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Influence of climate change on tree vegetation: A case study of "Cerro Azul" Meambar National Park (PANACAM), HondurasAuthor(s): Luis Bejarano; Antonio Chavarría
Source: Gen. Tech. Rep. PSW-GTR-261 (English). Albany, CA: U.S. Department of Agriculture, Forest Service, Pacific Southwest Research Station: 240.
Publication Series: General Technical Report (GTR)
Station: Pacific Southwest Research Station
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DescriptionTree vegetation was evaluated through the establishment of 14 Permanent Monitoring Plots (PMP) in "Cerro Azul" Meambar National Park (PANACAM), located in central Honduras. The plots were distributed in four elevational ranges (900 - 1,200, 1,200 - 1,500; 1,500 - 1,800 and 1,800 - 2,080 m), where a total of 1,896 individuals belonging to 231 species, 135 genera and 69 families were recorded. No significant differences were found for richness, diversity and structure between the elevational ranges; however, there is a low similarity in species composition between ranges, where those that showed the greatest similarity share only 29% of the same species. Correlation tests showed that species composition is mostly correlated to mean annual precipitation followed by the temperature of the coldest month and elevation. On the other hand, no correlations were found with the precipitation of the driest month, slope and geographic coordinates. The modeling projected to 2050 using emission scenarios, one optimistic (B1) and one pessimistic (A2) of the Intergovernmental Panel on Climate Change (IPCC), showed that there is a high probability of reduced plant populations due to the projected change in the climatic variables under study. The A2 scenario is the one that has the greatest impact on the change in areas with species presence, which shows a loss of 300 of 9,200 modeled ha, with the areas with the highest elevation being the most affected. Although there was no significant difference for structure, richness and diversity along the elevational gradient, elevation is considered to be a determining factor in composition since the elevational ranges that presented the greatest similarity were those that were in continuous form, but not those with a greater elevational difference. Continuous ranges shared up to 29% of the same species, whereas the ranges with the highest elevational difference shared only 7% of the species.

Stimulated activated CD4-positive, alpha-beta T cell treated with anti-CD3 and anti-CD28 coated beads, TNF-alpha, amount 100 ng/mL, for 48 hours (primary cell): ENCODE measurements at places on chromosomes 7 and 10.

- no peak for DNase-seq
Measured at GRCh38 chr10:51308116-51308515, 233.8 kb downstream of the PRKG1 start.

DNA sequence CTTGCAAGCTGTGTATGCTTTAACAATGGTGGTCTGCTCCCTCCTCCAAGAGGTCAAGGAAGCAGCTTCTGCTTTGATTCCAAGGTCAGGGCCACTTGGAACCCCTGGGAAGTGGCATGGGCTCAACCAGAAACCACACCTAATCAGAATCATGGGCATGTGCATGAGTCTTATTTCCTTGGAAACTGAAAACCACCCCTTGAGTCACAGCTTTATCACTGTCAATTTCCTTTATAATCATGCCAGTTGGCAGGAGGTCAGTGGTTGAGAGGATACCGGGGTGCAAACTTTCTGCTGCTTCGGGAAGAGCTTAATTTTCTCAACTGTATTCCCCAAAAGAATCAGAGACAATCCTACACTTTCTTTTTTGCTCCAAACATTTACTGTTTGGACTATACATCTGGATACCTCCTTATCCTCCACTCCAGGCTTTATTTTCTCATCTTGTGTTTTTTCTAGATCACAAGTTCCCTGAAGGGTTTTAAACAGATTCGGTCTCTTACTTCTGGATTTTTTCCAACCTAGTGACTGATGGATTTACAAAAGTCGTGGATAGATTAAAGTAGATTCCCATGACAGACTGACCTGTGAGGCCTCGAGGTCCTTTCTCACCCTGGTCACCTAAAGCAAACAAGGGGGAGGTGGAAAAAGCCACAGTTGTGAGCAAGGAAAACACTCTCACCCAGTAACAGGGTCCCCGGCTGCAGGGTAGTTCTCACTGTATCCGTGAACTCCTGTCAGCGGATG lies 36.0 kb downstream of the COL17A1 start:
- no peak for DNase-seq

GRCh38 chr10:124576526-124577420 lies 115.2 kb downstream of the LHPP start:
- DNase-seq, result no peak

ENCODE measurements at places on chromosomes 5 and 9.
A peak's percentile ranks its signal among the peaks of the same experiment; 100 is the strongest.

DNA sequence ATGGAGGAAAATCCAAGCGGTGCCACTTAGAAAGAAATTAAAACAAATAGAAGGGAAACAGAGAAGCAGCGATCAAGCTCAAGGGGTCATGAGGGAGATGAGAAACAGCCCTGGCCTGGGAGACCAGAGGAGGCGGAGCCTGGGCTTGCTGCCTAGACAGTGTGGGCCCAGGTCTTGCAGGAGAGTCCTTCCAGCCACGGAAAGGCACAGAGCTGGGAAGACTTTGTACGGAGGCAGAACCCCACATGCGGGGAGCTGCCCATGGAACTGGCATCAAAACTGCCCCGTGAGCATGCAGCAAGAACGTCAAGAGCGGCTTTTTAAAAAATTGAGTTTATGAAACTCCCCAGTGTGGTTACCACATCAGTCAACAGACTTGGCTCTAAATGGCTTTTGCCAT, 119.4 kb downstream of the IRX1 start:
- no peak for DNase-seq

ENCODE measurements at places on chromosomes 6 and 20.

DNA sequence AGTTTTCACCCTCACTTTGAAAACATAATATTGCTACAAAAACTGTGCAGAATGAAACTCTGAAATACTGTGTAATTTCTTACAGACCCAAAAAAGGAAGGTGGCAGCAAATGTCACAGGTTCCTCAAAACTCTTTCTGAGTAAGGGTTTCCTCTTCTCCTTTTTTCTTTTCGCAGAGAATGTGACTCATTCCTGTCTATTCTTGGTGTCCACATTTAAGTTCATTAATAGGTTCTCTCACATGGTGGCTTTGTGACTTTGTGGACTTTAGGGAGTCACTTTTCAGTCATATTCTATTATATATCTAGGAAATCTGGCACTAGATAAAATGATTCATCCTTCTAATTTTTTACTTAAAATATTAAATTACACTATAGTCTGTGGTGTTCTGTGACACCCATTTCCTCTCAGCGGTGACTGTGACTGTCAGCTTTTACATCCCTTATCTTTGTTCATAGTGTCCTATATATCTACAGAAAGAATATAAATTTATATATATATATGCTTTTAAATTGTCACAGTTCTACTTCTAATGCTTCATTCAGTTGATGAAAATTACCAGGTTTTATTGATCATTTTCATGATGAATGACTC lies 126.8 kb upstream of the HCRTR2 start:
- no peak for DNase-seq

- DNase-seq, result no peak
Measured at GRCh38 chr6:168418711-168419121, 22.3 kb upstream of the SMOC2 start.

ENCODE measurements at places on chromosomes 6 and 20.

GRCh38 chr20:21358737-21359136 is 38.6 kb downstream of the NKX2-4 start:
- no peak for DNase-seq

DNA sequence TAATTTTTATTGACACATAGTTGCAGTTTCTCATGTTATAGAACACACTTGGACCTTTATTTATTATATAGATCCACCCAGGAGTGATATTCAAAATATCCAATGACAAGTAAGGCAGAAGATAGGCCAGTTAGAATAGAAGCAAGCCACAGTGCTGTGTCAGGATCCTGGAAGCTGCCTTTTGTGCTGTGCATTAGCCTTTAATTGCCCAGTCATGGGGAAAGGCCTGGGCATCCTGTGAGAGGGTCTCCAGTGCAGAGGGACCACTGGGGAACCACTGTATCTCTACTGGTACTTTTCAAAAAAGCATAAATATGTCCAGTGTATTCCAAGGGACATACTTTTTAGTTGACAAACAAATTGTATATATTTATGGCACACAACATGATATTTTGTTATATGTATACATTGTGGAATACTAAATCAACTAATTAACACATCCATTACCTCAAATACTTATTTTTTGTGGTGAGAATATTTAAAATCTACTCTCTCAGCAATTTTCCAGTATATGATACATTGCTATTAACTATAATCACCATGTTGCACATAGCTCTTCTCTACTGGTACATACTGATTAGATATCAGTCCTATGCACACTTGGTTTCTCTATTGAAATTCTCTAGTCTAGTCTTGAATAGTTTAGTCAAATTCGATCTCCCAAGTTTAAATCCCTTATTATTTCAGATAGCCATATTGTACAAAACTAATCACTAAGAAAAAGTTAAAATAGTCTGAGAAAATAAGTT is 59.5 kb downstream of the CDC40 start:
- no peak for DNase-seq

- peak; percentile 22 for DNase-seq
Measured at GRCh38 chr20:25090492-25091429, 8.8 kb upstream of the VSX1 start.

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CitationBejarano, Luis; Chavarría, Antonio. 2019. Influence of climate change on tree vegetation: A case study of “Cerro Azul” Meambar National Park (PANACAM), Honduras [Abstract]. In: González-Cabán, Armando; Sánchez, José J., tech. eds. Proceedings of the fifth international symposium on fire economics, planning, and policy: ecosystem services and wildfires. Gen. Tech. Rep. PSW-GTR-261 (English). Albany, CA: U.S. Department of Agriculture, Forest Service, Pacific Southwest Research Station: 240.
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